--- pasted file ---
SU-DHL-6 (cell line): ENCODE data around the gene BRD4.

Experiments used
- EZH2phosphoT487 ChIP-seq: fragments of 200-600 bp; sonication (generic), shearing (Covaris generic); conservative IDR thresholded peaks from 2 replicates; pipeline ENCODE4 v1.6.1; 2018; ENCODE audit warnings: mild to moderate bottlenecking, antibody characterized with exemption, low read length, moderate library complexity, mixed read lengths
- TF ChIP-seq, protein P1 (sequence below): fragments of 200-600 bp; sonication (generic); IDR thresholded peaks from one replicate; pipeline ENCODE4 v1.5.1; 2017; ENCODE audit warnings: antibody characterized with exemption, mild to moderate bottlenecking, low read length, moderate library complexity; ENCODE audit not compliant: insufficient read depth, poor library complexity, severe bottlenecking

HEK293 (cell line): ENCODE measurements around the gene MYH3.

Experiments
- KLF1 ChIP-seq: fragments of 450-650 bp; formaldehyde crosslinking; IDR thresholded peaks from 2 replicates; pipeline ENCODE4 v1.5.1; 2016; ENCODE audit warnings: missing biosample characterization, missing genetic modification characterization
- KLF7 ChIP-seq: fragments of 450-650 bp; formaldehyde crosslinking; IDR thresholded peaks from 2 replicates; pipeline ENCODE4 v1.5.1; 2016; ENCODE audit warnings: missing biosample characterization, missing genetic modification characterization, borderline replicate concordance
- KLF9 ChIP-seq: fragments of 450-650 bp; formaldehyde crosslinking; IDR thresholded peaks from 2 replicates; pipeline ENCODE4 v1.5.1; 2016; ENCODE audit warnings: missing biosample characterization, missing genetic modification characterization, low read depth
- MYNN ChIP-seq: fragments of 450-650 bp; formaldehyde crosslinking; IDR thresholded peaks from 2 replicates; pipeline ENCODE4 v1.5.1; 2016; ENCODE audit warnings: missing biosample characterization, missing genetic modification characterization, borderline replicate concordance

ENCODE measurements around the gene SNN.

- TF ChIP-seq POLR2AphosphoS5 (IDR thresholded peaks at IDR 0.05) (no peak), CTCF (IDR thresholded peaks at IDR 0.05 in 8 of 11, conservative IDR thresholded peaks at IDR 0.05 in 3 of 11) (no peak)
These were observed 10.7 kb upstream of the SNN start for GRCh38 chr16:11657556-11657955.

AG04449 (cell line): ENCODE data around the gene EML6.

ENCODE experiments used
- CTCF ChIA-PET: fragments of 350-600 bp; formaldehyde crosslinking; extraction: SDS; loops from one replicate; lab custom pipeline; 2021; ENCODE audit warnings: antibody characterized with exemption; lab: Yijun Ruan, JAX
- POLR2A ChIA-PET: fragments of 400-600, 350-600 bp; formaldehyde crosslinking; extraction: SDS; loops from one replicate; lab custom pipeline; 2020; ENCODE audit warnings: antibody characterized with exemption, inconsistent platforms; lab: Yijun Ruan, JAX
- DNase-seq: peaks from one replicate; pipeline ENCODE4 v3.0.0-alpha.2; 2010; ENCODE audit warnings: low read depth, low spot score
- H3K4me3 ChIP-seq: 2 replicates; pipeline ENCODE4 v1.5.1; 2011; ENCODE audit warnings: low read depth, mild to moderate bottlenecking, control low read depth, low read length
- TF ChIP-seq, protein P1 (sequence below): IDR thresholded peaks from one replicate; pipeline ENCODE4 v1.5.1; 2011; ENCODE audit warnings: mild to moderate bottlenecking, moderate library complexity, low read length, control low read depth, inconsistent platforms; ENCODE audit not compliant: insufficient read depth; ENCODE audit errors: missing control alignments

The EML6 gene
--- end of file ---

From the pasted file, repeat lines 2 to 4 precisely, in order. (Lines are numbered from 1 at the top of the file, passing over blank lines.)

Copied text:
Experiments used
- EZH2phosphoT487 ChIP-seq: fragments of 200-600 bp; sonication (generic), shearing (Covaris generic); conservative IDR thresholded peaks from 2 replicates; pipeline ENCODE4 v1.6.1; 2018; ENCODE audit warnings: mild to moderate bottlenecking, antibody characterized with exemption, low read length, moderate library complexity, mixed read lengths
- TF ChIP-seq, protein P1 (sequence below): fragments of 200-600 bp; sonication (generic); IDR thresholded peaks from one replicate; pipeline ENCODE4 v1.5.1; 2017; ENCODE audit warnings: antibody characterized with exemption, mild to moderate bottlenecking, low read length, moderate library complexity; ENCODE audit not compliant: insufficient read depth, poor library complexity, severe bottlenecking